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Health & Medicine The Science of Bad Luck: Knocking on Wood Can Undo a Jinx

The Science of Bad Luck: Knocking on Wood Can Undo a Jinx

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First Posted: Oct 01, 2013 01:58 PM EDT
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Don't want to jinx something? You'd better knock on wood. Superstition around what is and isn't "bad luck" may just have some science behind the practices associated it. It turns out that superstitions may actually "reverse" perceived bad fortune. (Photo : Flickr/Ryan M)

Don't want to jinx something? You'd better knock on wood. Superstition around what is and isn't "bad luck" may just have some science behind the practices associated it. It turns out that superstitions may actually "reverse" perceived bad fortune.

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People often believe that negative outcomes are especially likely after a jinx. For example, if someone says "No one I know will ever get into a car accident," it often feels as if a car accident is likely to occur. Yet this "bad luck" can be avoided by engaging in a ritual. For example, the person can knock on wood, spit or throw salt.

There are many common rituals for undoing bad luck. What's interesting to note, though, is that all of these rituals seem to involve movements that exert force away from the person. In order to examine the mentality behind these actions a bit more closely, the researchers decided to employ several participants in a series of experiments.

In the five experiments, the researchers had volunteers either tempt fate or not. The participants then engaged in an action that was either avoidant or not. The avoidant actions included those that were superstitious, such as knocking on wood, or non-superstitious, such as throwing a ball. In the end, the scientists found that those who used these avoidant actions believed that a jinxed negative outcome was less likely. That was in sharp contrast to those who did non-avoidant actions such as knocking toward themselves or holding a ball.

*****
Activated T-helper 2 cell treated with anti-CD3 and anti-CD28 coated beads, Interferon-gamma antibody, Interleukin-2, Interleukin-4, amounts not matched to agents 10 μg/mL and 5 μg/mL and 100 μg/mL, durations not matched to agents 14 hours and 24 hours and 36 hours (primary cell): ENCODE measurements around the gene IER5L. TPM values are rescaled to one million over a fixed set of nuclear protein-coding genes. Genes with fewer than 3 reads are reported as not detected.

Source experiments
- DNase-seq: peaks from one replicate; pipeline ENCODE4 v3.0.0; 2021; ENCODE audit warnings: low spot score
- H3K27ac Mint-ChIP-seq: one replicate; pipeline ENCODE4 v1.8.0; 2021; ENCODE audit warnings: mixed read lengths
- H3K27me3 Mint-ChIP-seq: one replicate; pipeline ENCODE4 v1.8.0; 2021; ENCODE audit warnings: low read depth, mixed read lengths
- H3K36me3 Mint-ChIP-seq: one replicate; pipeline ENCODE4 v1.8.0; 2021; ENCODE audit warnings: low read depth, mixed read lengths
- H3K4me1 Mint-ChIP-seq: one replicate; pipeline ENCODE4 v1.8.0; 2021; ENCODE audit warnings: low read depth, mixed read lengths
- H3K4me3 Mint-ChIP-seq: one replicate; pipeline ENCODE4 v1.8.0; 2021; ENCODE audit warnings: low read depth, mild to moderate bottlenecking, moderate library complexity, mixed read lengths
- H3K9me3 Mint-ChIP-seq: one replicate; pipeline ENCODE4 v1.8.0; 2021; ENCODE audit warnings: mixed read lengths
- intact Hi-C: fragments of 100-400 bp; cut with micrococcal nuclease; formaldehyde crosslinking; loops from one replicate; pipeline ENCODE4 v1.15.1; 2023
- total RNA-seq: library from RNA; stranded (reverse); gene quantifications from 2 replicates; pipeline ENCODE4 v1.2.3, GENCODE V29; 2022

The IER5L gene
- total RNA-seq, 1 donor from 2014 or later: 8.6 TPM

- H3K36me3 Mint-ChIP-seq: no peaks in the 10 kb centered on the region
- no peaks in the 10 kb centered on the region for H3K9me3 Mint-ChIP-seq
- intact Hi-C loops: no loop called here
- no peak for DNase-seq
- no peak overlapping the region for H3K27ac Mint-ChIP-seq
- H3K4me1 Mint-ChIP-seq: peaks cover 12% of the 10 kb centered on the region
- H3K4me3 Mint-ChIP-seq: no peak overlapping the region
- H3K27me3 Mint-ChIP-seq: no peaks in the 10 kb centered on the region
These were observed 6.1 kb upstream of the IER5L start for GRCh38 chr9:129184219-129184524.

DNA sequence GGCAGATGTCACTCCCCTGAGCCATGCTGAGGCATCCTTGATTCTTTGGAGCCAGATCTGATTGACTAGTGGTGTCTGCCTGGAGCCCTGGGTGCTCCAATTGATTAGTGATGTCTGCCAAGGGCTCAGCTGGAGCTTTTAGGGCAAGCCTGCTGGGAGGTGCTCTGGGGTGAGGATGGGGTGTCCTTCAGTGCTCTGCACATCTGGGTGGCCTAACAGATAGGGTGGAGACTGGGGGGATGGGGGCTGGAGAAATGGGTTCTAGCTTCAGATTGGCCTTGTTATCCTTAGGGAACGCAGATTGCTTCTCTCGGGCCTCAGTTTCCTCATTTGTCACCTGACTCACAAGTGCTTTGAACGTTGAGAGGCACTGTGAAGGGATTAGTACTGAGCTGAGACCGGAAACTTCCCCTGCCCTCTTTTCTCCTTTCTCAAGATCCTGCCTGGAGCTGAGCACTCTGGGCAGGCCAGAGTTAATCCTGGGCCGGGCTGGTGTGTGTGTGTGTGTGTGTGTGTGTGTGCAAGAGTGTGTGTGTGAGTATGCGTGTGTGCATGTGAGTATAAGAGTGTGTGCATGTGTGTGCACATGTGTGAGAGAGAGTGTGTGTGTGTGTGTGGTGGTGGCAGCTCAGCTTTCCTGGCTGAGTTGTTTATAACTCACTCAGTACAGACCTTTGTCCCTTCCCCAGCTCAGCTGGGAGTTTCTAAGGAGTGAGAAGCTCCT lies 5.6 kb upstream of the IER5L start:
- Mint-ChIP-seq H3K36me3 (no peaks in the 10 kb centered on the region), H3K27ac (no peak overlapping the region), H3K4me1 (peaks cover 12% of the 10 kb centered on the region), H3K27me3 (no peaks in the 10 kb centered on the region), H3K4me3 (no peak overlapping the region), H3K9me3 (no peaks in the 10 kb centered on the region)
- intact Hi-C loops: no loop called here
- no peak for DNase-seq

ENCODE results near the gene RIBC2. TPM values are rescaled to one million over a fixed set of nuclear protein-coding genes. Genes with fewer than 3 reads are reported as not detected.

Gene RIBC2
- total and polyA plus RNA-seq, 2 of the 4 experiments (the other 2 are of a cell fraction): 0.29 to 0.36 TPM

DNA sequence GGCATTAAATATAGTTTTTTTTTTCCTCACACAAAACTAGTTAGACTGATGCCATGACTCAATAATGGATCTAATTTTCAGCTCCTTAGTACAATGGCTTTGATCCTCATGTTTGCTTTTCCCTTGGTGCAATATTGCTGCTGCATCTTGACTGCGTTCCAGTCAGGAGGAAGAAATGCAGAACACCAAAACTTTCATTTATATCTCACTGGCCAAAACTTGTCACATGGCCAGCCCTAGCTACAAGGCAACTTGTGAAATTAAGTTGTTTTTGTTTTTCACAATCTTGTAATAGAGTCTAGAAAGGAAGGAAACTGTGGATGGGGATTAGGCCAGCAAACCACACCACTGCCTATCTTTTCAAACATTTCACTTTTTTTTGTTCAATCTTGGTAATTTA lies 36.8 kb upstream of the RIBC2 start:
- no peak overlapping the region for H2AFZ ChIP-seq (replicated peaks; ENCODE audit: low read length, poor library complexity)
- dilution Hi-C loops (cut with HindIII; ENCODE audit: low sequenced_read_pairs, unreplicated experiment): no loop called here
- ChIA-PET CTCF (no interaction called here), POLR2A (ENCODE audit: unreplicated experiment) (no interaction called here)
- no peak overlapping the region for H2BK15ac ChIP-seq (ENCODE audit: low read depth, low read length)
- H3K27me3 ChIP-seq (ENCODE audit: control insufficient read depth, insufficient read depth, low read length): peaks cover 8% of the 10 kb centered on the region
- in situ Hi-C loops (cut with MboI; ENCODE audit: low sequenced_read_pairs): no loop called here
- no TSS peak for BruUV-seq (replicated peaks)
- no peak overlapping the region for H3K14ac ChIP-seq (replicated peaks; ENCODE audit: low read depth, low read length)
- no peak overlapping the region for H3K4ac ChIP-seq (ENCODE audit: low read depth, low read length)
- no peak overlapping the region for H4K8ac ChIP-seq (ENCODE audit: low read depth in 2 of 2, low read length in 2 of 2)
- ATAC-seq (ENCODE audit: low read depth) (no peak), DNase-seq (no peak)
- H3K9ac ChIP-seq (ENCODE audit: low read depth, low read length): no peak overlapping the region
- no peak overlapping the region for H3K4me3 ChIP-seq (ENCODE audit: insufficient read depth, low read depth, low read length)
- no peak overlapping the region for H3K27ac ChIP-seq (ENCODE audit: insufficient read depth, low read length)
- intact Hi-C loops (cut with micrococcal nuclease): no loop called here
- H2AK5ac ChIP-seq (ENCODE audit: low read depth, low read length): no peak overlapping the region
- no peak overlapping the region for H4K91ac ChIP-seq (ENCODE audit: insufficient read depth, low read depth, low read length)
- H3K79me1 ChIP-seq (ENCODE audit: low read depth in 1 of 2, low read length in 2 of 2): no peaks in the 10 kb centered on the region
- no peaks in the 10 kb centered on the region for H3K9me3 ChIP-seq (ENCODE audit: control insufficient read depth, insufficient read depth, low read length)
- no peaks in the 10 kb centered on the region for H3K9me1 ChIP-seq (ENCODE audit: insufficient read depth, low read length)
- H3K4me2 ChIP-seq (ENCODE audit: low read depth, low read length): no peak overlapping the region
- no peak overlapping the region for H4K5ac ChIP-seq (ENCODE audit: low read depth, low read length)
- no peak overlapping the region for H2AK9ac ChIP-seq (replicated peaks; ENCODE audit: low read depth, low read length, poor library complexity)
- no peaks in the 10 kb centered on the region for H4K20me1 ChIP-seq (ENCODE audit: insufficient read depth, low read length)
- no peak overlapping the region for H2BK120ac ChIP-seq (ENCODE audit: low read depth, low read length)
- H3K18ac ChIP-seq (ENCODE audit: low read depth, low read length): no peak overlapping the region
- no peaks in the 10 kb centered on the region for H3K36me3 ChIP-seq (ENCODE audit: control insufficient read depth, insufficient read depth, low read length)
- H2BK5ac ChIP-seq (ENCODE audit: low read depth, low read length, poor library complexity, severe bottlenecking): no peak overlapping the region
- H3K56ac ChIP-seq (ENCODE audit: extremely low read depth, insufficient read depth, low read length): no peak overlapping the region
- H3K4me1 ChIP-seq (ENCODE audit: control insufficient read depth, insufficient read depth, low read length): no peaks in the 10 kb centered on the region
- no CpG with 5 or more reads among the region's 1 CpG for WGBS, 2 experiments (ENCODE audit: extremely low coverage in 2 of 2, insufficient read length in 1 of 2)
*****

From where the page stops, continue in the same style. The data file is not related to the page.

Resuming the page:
"Our findings suggest that not all actions to undo a jinx are equally effective," said Jane Risen, one of the researchers, in a news release. "Instead, we find that avoidant actions that exert force away from one's representation of self are especially effective for reducing the anticipated negative consequences following a jinx. Engaging in an avoidant action seems to create the sense that the bad luck is being pushed away."

The findings reveal the mentality behind these social interactions. More specifically, they show that people can do simple, physical actions in order to feel better about doing or saying something. Not only does this reveal a bit more about how people think, but it also shows that bad luck is something that shouldn't be completely ignored.

The findings are published in the Journal of Experimental Psychology: General.

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